here. ApparentlySaint-Saëns actually went a-loitering in the catacombs to get inspired for this piece! Anyway, during November, before settling down with the comforting, festive Thanksgiving stories, this would be an excellent book to read and composition to study. I unfortunately, have maxed out both my book budget for the month as well as my request for materials to be purchased at the library right now… so I don’t have a first-hand review of the book to offer yet.  But I’m certain, like all of Celenza’s books, it’s excellent…

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Pick of the Week: Somewhere In The World Right Now

Somewhere in the World Right Now by Stacey Schuett is a beautiful book that introduces the concept of time zones and geography and what’s happening at any given moment around the world. The art is superb. In fact, it’s one of those excellent books where it is almost obvious that the author had to be the illustrator as well… because the marriage between word and picture is so complete and so congruent. The book would be an excellent study for any child studying the world-at-large or time zones in particular. I also think it pairs nicely with the excellent On the Same Day in March: A Tour of the World’s Weather as they both give an instant glance at the larger cultural/sociological picture of life. I sigh a happy sigh when these types of educational books are executed in a way that the educational attempts of it are not so orchestrated and obvious… but flow seamlessly and beautifully within the book. Well done indeed!

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If You Want to See a Whale

I was eagerly waiting to get my hands on this book.  When Julie Fogliano paired her first story And Then It’s Spring with illustrator Erin Stead… it was a match made in Heaven and one of my very favorite books of last year.  I loved it so much that I did what I almost never do for children’s books: paid full price for it just to call it mine and see it sitting pretty in my springtime basket. So when If You Want to See a Whale came up, I snatched it up at the library and dove right in.

I had to read it twice. I wasn’t in the right mindset at first and I found myself getting lost in the lyrical side of it, wondering what the heck relevance this book had to a young reader. The pictures were gorgeous of course, and the text placement well thought out and the paper quality excellent… but I missed the magic boat initially.  So I read it again without my analytical, book critic glasses on.  It occurred to me that from the perspective of a young child, this book was a pure slice of lovely. Who cares if it was slightly off-center with where-is-this-going logic?!  I had to look at it the way I have to look at the genius of the incomparable A Hole Is to Dig for example.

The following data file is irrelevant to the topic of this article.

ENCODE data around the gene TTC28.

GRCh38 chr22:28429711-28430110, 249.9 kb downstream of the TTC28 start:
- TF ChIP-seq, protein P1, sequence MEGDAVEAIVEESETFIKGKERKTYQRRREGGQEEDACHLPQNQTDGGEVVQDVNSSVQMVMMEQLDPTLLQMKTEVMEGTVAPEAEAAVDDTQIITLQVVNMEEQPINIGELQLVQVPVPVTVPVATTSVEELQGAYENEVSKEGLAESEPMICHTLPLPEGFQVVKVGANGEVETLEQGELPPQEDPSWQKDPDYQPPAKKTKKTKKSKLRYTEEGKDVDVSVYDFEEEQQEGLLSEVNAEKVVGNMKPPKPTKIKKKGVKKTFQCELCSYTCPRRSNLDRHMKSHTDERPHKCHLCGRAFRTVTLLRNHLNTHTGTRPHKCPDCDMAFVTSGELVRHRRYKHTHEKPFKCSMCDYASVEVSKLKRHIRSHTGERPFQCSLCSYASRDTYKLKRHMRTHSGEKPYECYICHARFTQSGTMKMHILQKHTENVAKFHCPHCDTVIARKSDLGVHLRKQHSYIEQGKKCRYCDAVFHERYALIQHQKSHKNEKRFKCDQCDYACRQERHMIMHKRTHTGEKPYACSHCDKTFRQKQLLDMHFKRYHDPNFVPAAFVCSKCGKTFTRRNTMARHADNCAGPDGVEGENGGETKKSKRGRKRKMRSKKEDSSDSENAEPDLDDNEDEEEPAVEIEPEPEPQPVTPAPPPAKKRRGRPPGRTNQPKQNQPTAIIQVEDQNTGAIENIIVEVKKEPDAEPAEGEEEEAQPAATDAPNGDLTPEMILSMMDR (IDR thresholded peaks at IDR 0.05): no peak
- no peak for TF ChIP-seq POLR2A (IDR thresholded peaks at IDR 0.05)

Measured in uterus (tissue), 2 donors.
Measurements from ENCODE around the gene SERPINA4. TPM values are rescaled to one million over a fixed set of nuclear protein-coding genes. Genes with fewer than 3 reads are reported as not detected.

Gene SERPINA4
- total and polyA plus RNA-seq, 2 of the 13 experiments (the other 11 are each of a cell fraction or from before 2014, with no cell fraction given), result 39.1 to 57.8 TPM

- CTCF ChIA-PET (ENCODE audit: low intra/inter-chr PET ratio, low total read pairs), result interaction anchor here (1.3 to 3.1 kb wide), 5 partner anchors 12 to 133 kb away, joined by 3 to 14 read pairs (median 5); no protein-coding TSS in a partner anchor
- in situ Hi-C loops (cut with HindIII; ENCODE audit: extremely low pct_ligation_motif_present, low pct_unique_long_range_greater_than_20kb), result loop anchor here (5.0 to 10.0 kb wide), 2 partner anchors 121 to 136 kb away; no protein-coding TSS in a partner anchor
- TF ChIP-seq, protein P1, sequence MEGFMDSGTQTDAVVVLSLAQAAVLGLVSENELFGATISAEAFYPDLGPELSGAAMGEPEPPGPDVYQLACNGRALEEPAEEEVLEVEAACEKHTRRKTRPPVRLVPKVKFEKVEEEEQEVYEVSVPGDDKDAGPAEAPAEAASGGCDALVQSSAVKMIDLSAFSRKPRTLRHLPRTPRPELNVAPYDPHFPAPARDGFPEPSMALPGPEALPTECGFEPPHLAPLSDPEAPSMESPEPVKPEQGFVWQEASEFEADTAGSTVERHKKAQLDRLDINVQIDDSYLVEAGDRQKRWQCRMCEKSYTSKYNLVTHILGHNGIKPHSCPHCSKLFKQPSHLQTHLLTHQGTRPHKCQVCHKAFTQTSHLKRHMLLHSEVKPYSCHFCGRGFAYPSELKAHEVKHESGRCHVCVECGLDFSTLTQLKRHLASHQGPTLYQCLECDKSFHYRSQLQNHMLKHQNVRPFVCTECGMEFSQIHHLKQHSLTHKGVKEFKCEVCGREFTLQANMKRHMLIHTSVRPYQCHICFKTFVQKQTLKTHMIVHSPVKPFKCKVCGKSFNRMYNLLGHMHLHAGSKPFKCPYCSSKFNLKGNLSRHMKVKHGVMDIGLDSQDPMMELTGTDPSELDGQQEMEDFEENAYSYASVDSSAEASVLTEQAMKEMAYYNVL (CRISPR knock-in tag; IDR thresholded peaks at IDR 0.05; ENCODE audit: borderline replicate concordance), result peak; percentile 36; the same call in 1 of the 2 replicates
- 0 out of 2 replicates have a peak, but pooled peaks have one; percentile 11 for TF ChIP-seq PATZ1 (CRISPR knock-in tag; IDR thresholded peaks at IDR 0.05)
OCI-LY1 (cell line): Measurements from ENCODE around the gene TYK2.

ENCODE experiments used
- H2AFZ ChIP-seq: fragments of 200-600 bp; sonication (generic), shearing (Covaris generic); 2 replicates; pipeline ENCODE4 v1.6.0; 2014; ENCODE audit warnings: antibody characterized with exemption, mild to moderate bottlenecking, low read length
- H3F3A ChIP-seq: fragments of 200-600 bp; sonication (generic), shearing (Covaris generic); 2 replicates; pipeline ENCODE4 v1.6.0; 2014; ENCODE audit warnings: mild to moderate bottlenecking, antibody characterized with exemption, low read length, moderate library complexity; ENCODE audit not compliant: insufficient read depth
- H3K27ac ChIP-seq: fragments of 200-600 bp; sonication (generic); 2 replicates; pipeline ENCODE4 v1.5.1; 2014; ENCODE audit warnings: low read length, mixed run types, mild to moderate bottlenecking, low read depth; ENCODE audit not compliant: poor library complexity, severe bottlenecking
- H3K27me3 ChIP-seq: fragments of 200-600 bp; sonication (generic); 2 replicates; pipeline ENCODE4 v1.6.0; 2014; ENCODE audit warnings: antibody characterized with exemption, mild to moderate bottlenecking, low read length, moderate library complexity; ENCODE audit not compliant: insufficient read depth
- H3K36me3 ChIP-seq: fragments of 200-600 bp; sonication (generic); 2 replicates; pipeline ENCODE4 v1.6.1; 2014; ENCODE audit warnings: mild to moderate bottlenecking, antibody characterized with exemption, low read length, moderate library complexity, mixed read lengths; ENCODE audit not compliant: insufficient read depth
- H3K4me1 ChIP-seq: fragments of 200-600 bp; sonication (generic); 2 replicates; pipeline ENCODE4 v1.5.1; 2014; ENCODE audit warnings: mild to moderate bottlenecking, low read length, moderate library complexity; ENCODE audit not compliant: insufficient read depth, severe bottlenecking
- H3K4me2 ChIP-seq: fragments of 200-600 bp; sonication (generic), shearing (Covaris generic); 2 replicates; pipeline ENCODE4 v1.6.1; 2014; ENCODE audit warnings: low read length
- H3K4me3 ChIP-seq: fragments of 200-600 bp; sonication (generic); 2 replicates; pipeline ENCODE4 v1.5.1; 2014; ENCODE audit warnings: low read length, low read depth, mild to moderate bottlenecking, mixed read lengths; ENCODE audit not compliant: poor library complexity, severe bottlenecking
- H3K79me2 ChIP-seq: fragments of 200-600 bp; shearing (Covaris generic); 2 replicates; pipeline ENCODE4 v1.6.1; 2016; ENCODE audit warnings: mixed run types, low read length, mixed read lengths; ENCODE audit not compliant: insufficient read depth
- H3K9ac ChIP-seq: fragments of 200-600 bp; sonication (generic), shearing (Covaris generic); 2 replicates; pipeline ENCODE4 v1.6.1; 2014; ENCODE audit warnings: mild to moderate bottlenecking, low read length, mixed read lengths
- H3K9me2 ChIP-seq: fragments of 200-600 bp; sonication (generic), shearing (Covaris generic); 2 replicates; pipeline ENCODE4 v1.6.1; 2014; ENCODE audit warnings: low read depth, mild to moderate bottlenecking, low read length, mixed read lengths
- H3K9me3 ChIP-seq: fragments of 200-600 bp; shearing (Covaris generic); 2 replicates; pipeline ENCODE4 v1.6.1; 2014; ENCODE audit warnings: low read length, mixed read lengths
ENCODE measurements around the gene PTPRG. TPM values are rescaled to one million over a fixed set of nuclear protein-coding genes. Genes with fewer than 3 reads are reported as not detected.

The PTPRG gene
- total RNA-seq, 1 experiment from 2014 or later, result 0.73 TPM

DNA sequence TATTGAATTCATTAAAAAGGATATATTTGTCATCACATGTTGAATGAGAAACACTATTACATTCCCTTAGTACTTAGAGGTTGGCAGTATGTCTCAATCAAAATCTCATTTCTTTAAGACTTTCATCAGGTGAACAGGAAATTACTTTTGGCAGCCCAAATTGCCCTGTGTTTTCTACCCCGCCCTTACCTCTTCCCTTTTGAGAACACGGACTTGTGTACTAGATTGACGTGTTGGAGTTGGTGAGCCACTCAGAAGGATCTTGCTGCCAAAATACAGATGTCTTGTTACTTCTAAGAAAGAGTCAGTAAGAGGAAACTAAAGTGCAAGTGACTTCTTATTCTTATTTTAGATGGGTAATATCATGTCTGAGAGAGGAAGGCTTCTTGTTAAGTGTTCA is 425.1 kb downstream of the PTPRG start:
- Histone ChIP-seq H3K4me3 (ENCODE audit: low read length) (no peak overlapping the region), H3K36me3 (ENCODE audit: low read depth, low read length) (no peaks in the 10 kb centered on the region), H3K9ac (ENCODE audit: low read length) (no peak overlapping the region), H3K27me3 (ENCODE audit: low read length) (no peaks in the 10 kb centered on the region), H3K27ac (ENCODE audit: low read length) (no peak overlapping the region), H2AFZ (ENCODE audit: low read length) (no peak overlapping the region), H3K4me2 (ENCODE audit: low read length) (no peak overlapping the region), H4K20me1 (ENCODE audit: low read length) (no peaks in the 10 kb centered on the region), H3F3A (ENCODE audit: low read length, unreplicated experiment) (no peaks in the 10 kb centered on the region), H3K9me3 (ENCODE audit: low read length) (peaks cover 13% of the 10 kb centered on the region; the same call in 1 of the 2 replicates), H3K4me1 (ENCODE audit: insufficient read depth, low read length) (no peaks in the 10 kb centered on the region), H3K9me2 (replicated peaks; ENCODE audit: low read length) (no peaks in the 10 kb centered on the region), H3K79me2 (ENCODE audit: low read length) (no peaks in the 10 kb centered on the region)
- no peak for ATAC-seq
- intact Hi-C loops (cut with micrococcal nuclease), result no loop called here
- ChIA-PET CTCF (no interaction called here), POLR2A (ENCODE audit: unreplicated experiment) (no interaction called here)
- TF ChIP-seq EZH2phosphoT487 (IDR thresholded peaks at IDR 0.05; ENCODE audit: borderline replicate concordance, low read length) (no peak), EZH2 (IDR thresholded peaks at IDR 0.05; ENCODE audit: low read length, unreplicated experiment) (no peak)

If you want to see a whale you shouldn’t watch the clouds, some floating by some hanging down in the sky, that’s spread out side to side or the certain sun that’s shining because if you start to look straight up you just might miss a whale.

I read an interview of Fogliano recently where she remarked that she loved working with Erin Stead because Stead often knew what she was trying to express better than she did. And I think this point is especially evocative in this story. The illustrations make the magic; they connect the sometimes disparate sentences.  Don’t get me wrong; the writing is great, and the cadence is well done… you just have to snuggle up with someone little and love it with them and for them to really appreciate it.

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Unspoken: Pick of the Week

I picked up Unspoken: A Story From the Underground Railroad thinking it was pre-Civil War but it is clearly in the midst of it.  It’s a wordless book (a genre of which I’m an admiring fan) and the pictures are muted pencil drawings throughout.  Unlike other Civil War stories, this doesn’t highlight either tragedy or heroism really… it just sort of shows a simple piece of reality in some “safe houses” where a little girl finds a runaway slave and acts to secretly help the person in small ways. The Confederate soldiers come by and the family has nothing to say…

A lovely book, best shared in a bigger context of the Underground Railroad, and other more complete Civil War studies.